The end of my college athletic career was one of the most difficult transitions that I’ve had to go through, and to be honest, it was really challenging to plan for (along with the transition into the “real world”). I no longer have coaches telling me what to do or where to be; there are no more teammates to count on in moments of weakness or for congratulatory high fives in times of success; there are no more fitness tests to pass or mandatory conditioning sessions to attend. The biggest change to date, is that now there is nobody holding me accountable for what I do (or choose not to do).
After I returned to San Diego in late December, I quickly thrust myself into as many running and fitness groups as possible, in an effort to regain that lost sense of camaraderie that I had once shared with my 31 other teammates. My week quickly began to fill up: Monday and Wednesday mornings were spent at November Project, Wednesday nights I found myself at Milestone for run club, the weekends kicked off with Friday After Work run group, followed by a combo of yoga and running at bRUNch club on Saturday, while Sundays I alternated between long runs and Glider Port Stairs at Torrey Pines. I threw down #VERBALS for almost all the workouts, which meant that I had to show up or face public social media humiliation (aka getting called out for not showing up). I became part of a bigger fitness movement in San Diego, November Project, and was no longer just another individual running a route through another neighborhood; It felt good to be part of a “team” again.
In January, I attended every single workout possible and felt stronger than ever. I used to resent running because A) I am not very fast and B) it was commonly used as a punishment for not being fast enough . Now that I was running for myself and had no “times” to meet other than my own personal goals, I finally began to find my stride, both literally and figuratively. Running was FUN, Burpees were celebrated, and I started to “eat hills for breakfast”. Who woulda thought?
As the runs became easier and the mileage began to pick up (meaning I ran over three miles), a couple of people at November Project began talking about the San Diego Half Marathon in March. Before I knew what I was getting myself into, I was signed up and dropped my #VERBAL, even though I had no idea what I was doing. Thankfully I was able to coerce my fitness loving mother and NP superstar into running it with me so I had some sort of guidance throughout the next seven weeks.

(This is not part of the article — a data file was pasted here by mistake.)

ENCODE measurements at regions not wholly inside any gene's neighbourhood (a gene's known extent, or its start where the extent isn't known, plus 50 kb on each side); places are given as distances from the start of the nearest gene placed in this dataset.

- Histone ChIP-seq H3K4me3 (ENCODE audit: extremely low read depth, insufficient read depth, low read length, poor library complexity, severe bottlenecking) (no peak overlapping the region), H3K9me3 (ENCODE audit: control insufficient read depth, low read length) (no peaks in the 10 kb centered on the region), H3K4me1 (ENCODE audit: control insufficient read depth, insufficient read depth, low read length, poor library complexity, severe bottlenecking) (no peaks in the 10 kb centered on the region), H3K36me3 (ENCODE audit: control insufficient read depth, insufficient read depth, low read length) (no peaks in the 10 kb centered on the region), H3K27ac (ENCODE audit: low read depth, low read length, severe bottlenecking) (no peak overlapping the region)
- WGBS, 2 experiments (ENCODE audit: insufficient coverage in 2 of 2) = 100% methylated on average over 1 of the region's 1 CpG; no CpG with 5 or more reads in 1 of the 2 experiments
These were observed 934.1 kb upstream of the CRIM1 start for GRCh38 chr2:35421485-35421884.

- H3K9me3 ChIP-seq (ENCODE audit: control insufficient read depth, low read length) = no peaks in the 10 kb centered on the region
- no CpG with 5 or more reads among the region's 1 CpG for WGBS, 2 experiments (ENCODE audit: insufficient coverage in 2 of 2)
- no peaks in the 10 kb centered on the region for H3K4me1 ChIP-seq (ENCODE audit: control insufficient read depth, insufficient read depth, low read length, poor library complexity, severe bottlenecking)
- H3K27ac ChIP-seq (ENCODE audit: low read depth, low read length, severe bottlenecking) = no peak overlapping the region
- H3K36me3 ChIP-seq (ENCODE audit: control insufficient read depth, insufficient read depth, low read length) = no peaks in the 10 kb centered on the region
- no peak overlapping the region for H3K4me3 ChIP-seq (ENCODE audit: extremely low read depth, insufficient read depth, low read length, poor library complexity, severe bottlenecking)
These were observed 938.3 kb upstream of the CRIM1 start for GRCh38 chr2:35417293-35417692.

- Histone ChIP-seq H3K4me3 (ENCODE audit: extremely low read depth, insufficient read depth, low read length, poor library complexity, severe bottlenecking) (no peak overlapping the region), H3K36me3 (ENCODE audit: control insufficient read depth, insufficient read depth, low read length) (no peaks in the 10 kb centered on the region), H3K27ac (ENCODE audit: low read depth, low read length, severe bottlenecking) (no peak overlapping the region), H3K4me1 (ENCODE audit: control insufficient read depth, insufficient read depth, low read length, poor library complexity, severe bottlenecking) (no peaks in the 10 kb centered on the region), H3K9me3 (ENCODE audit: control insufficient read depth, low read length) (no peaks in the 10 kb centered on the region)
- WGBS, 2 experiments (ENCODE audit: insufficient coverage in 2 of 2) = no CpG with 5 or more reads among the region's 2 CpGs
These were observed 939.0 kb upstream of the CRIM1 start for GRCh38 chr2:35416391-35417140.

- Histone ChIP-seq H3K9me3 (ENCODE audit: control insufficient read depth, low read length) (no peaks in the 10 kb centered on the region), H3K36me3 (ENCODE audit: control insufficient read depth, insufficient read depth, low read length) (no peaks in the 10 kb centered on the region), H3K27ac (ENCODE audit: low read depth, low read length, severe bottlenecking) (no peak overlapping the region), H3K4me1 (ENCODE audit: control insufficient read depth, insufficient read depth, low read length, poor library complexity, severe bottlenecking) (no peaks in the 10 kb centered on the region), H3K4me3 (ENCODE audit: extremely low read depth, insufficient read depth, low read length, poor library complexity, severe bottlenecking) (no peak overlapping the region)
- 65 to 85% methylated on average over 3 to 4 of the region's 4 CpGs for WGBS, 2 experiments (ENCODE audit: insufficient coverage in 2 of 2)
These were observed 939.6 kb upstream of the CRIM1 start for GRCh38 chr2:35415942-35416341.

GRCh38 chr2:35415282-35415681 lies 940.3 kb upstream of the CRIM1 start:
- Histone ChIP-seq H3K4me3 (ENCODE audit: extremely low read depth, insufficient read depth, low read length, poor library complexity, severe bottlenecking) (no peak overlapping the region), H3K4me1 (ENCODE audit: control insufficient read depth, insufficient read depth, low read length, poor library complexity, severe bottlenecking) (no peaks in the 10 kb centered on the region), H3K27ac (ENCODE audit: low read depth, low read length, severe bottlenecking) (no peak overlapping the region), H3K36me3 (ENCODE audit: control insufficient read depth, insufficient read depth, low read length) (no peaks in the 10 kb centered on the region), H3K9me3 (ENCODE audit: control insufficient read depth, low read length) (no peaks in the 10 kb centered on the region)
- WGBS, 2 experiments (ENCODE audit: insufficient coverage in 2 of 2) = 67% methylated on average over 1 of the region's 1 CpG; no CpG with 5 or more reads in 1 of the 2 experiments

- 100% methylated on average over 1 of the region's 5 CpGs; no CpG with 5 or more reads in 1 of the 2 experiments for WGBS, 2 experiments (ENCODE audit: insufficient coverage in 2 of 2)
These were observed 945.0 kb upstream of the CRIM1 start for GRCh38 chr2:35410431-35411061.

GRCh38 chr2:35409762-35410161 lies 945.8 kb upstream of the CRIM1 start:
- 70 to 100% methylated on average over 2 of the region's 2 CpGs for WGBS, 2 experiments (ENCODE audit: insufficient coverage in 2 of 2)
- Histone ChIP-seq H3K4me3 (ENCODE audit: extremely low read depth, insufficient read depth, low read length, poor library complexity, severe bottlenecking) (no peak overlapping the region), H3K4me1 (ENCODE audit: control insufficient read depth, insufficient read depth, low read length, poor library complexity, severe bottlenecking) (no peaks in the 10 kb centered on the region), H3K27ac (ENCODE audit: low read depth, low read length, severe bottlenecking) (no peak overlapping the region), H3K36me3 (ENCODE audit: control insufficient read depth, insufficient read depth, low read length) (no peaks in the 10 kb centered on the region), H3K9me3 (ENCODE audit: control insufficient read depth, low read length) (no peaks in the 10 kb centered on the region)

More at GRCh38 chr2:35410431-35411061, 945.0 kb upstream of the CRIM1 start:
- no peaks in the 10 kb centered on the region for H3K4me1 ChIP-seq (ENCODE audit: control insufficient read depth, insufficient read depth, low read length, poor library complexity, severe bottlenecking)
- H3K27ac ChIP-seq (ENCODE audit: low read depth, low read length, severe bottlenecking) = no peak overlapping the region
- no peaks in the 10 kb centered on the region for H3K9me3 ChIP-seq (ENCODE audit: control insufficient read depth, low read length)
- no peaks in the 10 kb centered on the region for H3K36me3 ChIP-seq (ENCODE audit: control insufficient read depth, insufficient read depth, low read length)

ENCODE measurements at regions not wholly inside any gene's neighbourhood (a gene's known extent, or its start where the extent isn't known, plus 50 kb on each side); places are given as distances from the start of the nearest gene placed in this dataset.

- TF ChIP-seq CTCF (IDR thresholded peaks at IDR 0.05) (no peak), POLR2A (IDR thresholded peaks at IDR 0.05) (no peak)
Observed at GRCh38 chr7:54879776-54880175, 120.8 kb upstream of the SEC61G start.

My training plan originally called for increasing my mileage from my four mile max to pounding out eight miles the first weekend. I quickly threw that plan away (and all my hopes for running a half) and began to follow my Mom’s more carefully structured plan which included lower mileage until weeks 5-7, in which we would increase slowly to ten miles the week before the race.
Flash forward seven weeks and I’m toeing the start line for the San Diego Half Marathon, a surge of nervous energy fueling my empty, nauseous stomach. I woke up on Sunday at 4:30, sick to my stomach, unable to get anything down; by the start of the race I had been able to eat two orange slices: things were not looking good to start. Nearly two hours later and we’re downtown at Petco Park to check our bags and get ready. We immediately found some fellow NP (November Project) runners and huddled together to keep warm in true NPSD fashion #weatherspoof. At 7:20 the first wave took off and we began on our beautiful journey through San Diego, around the airport and Marine Depot, up Washington (the dreaded hill), through Hill Crest, and finally down Sixth Avenue until we turned towards the finishers chute on Fifth.
Two hours, ten minutes and forty seconds later, I finished. Three seconds later Ang came crashing into me at the finish line.
Three months ago I would of laughed at you if you told I was going to run a half marathon, let alone anything more than five miles. Now I find myself laughing, looking back at the fun I have on runs with my new “team”. Thank you to all those who pushed me both physically and mentally the last two months (including my Mom) – you continue to be a much needed daily source of inspiration.